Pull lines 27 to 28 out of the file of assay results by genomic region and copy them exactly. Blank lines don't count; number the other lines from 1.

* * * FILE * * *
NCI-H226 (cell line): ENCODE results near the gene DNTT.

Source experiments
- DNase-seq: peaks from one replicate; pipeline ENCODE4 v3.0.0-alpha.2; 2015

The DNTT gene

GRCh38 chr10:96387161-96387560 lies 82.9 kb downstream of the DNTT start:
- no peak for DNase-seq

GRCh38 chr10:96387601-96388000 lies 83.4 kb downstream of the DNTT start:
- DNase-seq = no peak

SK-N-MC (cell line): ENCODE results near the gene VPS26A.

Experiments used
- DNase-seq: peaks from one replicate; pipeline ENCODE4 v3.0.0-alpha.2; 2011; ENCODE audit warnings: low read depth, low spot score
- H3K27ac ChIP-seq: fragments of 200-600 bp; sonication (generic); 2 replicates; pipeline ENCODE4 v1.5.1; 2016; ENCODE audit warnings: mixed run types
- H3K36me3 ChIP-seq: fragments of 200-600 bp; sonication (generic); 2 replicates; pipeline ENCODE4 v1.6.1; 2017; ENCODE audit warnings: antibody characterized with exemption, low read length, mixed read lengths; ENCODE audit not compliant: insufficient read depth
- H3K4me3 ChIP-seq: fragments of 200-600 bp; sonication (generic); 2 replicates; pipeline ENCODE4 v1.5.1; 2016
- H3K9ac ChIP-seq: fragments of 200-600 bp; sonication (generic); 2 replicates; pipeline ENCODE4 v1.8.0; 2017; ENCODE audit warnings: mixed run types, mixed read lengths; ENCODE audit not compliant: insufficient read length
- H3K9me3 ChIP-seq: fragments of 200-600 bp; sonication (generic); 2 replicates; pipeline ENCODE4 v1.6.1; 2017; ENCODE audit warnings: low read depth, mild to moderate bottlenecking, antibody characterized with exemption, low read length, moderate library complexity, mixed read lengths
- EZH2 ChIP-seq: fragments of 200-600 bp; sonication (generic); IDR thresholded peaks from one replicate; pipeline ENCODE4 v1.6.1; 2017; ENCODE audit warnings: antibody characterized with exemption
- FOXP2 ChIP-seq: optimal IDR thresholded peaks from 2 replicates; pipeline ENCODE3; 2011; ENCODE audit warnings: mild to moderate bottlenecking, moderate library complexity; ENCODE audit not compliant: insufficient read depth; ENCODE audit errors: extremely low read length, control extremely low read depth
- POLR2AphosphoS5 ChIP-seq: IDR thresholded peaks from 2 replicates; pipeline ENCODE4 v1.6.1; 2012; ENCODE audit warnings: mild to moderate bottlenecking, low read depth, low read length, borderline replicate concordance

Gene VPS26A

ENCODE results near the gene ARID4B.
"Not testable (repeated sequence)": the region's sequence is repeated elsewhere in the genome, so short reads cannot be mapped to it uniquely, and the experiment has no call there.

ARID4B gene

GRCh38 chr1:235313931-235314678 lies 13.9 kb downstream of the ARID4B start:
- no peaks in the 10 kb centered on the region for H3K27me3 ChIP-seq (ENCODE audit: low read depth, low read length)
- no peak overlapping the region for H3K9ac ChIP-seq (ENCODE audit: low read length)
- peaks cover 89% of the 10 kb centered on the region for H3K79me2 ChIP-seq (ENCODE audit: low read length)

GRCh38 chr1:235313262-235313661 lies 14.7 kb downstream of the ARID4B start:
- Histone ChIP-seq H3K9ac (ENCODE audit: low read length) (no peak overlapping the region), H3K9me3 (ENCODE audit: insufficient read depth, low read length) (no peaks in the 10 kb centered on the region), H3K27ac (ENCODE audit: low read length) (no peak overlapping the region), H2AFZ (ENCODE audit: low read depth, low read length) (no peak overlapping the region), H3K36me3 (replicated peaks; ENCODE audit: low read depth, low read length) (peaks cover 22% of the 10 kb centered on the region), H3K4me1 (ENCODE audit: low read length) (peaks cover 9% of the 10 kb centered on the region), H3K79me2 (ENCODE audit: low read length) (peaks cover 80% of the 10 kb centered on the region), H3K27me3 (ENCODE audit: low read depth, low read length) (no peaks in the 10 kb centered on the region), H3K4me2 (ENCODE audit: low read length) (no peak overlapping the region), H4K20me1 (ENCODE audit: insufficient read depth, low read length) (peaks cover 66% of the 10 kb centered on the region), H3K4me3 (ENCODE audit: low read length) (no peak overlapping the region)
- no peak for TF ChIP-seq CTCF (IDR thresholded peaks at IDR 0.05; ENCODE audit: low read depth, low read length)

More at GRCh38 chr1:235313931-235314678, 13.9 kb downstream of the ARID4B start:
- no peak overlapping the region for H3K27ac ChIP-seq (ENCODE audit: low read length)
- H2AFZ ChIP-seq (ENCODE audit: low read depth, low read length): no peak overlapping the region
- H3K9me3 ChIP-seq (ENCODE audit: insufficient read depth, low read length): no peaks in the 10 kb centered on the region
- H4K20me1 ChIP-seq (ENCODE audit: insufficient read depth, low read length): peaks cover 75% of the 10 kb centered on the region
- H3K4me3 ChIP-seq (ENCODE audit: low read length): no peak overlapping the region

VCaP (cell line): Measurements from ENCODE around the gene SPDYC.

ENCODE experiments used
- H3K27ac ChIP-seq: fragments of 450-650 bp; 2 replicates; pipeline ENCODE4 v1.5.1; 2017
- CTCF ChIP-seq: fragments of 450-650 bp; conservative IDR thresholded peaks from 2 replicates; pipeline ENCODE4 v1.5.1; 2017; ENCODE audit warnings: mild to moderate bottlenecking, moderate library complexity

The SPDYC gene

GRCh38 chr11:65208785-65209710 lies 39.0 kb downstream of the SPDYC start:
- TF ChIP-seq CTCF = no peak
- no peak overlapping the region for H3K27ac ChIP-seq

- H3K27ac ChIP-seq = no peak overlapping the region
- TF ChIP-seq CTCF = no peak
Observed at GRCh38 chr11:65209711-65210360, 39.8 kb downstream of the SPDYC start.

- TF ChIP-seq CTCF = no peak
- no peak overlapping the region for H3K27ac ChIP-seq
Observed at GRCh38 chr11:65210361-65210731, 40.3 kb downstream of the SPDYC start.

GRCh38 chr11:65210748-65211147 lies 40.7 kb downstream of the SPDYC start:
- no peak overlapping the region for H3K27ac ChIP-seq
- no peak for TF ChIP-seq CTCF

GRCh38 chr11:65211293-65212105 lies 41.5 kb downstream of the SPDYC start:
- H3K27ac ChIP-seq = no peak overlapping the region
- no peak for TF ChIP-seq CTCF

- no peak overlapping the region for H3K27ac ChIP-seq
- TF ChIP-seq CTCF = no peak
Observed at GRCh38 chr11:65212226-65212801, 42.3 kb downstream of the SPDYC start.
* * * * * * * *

- peaks cover 89% of the 10 kb centered on the region for H3K79me2 ChIP-seq (ENCODE audit: low read length)

GRCh38 chr1:235313262-235313661 lies 14.7 kb downstream of the ARID4B start: